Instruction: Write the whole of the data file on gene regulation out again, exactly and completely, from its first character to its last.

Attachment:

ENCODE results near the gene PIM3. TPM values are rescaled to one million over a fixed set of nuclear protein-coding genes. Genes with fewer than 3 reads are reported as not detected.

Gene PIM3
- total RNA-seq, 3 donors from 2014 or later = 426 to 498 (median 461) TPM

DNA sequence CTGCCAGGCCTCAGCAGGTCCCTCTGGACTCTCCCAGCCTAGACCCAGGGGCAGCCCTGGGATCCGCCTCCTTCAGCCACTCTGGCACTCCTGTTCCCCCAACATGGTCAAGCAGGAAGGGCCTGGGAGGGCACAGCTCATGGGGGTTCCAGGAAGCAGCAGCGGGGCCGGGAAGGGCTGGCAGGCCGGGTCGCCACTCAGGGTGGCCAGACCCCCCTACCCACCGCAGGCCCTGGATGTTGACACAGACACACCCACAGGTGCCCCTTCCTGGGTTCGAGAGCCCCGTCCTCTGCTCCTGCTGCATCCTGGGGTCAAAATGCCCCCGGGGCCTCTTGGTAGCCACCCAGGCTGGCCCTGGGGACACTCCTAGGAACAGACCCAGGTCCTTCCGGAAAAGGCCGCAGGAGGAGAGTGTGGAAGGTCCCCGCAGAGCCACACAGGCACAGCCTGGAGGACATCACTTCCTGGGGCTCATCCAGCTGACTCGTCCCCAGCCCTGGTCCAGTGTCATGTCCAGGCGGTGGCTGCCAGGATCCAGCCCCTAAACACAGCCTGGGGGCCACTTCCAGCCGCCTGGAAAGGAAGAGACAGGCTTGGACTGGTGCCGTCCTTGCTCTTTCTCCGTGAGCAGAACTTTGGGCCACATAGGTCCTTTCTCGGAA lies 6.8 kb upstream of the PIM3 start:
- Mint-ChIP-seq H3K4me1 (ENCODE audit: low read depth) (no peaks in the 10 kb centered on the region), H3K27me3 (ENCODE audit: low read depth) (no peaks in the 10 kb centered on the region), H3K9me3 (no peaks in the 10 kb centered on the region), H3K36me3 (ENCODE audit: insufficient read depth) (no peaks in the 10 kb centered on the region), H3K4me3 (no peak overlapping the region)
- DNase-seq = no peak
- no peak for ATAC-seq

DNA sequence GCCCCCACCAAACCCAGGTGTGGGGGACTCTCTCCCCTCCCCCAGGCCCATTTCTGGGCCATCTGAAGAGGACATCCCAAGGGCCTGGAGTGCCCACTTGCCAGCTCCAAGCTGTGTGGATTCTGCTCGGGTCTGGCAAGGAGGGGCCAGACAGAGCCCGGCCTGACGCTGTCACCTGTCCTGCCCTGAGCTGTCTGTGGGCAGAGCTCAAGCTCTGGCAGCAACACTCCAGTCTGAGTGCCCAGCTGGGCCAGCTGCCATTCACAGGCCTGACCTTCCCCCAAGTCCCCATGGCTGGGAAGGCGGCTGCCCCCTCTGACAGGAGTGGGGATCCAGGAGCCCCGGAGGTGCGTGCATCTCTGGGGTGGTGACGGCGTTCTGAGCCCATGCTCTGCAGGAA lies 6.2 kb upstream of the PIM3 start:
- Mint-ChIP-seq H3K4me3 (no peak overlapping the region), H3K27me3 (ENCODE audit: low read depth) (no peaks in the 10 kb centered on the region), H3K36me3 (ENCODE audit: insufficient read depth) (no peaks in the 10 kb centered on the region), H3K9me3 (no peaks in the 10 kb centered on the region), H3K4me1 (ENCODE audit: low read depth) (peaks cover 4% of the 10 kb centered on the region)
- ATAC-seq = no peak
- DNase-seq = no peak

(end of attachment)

ENCODE results near the gene PIM3. TPM values are rescaled to one million over a fixed set of nuclear protein-coding genes. Genes with fewer than 3 reads are reported as not detected.

Gene PIM3
- total RNA-seq, 3 donors from 2014 or later = 426 to 498 (median 461) TPM

DNA sequence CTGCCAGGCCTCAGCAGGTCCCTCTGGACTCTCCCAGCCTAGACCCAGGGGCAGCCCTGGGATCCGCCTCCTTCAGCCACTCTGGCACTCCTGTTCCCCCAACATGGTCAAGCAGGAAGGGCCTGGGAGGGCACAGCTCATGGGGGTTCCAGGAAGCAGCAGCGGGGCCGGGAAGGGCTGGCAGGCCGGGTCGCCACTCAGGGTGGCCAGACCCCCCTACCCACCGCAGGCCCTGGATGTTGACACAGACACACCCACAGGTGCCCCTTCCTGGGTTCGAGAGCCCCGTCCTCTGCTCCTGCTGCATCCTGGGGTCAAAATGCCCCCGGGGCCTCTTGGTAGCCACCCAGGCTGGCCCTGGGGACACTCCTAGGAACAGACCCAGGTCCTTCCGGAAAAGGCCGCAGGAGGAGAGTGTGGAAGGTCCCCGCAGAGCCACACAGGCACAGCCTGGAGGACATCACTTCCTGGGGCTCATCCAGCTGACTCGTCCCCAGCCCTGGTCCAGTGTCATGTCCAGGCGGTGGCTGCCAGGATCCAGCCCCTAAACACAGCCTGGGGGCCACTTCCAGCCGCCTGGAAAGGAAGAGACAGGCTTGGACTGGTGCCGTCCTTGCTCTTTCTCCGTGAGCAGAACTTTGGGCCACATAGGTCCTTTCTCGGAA lies 6.8 kb upstream of the PIM3 start:
- Mint-ChIP-seq H3K4me1 (ENCODE audit: low read depth) (no peaks in the 10 kb centered on the region), H3K27me3 (ENCODE audit: low read depth) (no peaks in the 10 kb centered on the region), H3K9me3 (no peaks in the 10 kb centered on the region), H3K36me3 (ENCODE audit: insufficient read depth) (no peaks in the 10 kb centered on the region), H3K4me3 (no peak overlapping the region)
- DNase-seq = no peak
- no peak for ATAC-seq

DNA sequence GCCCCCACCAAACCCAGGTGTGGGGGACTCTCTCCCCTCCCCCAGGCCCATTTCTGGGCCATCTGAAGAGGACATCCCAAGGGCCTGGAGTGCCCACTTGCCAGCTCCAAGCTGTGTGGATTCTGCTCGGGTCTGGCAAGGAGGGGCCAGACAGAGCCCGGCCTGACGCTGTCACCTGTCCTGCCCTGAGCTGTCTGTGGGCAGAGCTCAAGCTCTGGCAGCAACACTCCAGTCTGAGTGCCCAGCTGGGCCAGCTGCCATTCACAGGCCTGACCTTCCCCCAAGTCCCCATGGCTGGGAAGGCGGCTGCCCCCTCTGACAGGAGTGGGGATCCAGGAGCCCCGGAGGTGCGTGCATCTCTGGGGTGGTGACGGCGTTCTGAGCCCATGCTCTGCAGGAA lies 6.2 kb upstream of the PIM3 start:
- Mint-ChIP-seq H3K4me3 (no peak overlapping the region), H3K27me3 (ENCODE audit: low read depth) (no peaks in the 10 kb centered on the region), H3K36me3 (ENCODE audit: insufficient read depth) (no peaks in the 10 kb centered on the region), H3K9me3 (no peaks in the 10 kb centered on the region), H3K4me1 (ENCODE audit: low read depth) (peaks cover 4% of the 10 kb centered on the region)
- ATAC-seq = no peak
- DNase-seq = no peak